“Residents are advised to stay at home as much as possible and always wear face shields over their noses and mouths when they are outside their household and around others,” the county’s public health department said in a statement.

The order will take effect on Monday and run until December 20, the announcement said.

Basic businesses will have to operate at 35% occupancy, while non-core retail operations, personal care services and libraries will operate at 20% occupancy.

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“We know we ask a lot from so many who have been sacrificing for months, and we hope LA County residents will continue to follow public health safety measures that we know could slow the spread,” Barbara Ferrer, the county’s director of population, said in her health department.

“Acting with collective urgency is essential if we are to stop this wave. Please stay home as much as possible and do not gather with others who are not in your household for the next three weeks,” Ferrer added.

Meanwhile, New Mexico’s two-week public finance “restoration” ordinance will move to a county-reopening framework next week, the governor announced on Friday.

This will allow “counties as well as cross-border businesses and non-profit organizations to operate with fewer restrictions when slowing the spread of the virus and reducing the rate of test positivity,” Governor Michelle Lujan Grisham said in a statement.

Counties where the virus is more common will operate under several restrictions, according to the governor’s office.

The first mass vaccine delivery by air

And although a vaccine hasn’t yet gotten the green light, the Federal Aviation Administration said Friday it supported a “first mass airlift” of a Covid-19 vaccine.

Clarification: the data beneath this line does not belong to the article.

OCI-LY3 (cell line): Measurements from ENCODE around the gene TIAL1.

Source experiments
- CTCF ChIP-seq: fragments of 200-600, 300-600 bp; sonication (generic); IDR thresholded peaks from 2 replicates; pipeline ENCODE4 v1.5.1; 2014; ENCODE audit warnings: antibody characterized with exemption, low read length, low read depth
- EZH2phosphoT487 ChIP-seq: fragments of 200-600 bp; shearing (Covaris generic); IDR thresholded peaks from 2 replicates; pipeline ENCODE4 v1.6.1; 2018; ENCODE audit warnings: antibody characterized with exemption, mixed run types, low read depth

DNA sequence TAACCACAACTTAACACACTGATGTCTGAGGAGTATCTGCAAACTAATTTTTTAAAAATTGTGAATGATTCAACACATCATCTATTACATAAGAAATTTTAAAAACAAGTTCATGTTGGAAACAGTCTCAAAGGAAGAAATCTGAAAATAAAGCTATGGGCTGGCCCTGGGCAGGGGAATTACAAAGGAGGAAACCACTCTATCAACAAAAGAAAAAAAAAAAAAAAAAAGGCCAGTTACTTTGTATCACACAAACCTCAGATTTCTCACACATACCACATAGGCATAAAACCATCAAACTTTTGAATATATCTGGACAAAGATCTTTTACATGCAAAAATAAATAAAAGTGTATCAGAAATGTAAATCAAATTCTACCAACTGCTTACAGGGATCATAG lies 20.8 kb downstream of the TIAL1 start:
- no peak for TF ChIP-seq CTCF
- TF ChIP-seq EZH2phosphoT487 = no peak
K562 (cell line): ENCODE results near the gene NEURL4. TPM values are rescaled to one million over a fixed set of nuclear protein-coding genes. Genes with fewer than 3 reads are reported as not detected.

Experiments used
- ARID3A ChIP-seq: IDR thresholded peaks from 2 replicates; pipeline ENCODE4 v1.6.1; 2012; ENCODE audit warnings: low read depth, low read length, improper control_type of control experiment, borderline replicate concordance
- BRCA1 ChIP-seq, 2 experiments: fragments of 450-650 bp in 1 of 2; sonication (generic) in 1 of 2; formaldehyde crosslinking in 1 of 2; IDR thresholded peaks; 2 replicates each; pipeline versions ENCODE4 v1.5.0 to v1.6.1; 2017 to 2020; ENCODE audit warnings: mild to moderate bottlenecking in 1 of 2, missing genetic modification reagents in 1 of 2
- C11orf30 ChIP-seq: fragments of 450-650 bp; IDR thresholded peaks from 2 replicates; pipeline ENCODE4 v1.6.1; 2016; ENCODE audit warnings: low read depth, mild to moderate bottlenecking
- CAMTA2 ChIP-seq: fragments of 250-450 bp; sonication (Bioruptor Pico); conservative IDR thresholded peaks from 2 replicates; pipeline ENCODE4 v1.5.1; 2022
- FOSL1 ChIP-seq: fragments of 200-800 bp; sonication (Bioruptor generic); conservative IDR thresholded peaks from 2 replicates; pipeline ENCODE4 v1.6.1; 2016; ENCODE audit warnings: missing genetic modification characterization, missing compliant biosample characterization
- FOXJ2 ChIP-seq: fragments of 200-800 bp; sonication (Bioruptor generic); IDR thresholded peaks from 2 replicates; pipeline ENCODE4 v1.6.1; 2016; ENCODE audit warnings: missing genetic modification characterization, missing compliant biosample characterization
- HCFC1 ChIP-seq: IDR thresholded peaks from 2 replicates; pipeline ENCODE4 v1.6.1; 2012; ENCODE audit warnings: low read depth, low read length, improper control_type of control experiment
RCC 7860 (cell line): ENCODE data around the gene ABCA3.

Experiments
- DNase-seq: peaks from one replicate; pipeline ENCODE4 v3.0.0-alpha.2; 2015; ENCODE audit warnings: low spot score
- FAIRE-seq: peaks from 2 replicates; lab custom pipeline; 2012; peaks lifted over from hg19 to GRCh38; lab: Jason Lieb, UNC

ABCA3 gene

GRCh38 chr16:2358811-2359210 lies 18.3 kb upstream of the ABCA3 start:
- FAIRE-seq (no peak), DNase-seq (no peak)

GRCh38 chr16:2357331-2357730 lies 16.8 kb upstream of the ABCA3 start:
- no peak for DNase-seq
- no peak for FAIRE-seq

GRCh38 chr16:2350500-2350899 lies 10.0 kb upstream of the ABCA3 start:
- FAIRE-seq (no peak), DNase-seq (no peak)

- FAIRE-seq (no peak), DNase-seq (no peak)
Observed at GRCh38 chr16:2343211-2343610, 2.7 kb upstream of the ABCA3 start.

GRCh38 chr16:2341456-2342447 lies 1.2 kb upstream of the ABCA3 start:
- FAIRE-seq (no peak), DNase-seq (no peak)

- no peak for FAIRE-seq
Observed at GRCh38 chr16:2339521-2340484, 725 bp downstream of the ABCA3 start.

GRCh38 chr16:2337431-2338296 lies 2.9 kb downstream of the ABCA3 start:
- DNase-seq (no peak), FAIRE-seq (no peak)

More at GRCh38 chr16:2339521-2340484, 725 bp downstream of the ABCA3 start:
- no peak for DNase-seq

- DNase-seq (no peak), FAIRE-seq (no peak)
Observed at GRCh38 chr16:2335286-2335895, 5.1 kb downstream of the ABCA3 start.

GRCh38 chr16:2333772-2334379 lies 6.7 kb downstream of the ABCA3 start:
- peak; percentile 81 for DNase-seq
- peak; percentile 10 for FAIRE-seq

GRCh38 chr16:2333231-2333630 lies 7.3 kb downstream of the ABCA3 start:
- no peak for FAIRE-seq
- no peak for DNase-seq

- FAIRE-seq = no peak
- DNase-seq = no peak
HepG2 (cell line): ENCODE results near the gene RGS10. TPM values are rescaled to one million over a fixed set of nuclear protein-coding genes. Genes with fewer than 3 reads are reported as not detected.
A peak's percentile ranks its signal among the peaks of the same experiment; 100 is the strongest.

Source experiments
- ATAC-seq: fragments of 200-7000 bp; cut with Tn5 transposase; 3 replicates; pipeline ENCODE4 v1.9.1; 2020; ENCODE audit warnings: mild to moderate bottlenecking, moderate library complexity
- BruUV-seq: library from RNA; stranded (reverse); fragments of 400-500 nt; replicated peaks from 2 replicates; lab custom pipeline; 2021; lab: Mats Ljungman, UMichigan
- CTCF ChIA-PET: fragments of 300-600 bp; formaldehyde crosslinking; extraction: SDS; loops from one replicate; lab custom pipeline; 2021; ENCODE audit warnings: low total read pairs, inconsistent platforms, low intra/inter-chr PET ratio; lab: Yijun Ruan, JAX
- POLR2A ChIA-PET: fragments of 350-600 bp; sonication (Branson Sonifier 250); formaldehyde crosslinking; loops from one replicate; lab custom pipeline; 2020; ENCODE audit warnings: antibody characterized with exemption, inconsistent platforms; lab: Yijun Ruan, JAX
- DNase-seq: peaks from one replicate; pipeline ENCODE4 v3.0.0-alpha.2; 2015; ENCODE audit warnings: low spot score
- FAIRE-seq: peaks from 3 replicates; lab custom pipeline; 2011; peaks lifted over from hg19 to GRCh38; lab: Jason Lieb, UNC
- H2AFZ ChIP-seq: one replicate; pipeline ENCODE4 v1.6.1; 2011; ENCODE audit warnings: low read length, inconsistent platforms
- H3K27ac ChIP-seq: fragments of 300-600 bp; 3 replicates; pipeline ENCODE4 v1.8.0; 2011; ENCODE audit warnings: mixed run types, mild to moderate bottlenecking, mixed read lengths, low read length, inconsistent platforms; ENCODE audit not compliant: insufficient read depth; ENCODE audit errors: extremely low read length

“As a result of the historic pace of vaccine development through Operation Warp Speed ​​and careful logistics planning, the FAA is today supporting the first mass airlift of vaccines,” the FAA said in a statement.

The agency said it set up a Covid-19 vaccine aviation team last month to ensure “safe, fast and effective delivery of vaccines.”

The FAA supports the first mass delivery of the Covid-19 vaccine

It claims to work with manufacturers, air carriers and airports to provide guidance for the safe transport of large quantities of dry ice in air freight.

Last week, Pfizer and BioNTech announced that they had submitted an emergency use permit to the U.S. Food and Drug Administration for their Covid-19 vaccine candidate. U.S. officials have previously expressed concern about the handling of the Pfizer vaccine, which needs to be stored at extremely cold temperatures.

Meanwhile, the CDC’s Advisory Committee on Immunization Practices convened an emergency meeting on Tuesday to vote on which groups of people they recommend should receive Covid-19 vaccine first if they get it.

“Significant progress has been made in improving and advancing vaccine availability,” Rick Bright, a member of President-elect Joe Biden’s Coronavir Advisory Board, said Friday.

The committee usually meets after a vaccination has been authorized to make their recommendations.

“Now we see the CDC moving forward, very proactive and having some such early discussions before the vaccine is even approved by the FDA, so they are ready for that data when it comes to them,” Bright said.

CNN’s Pete Muntean, Andy Rose and Sarah Moon contributed to this report.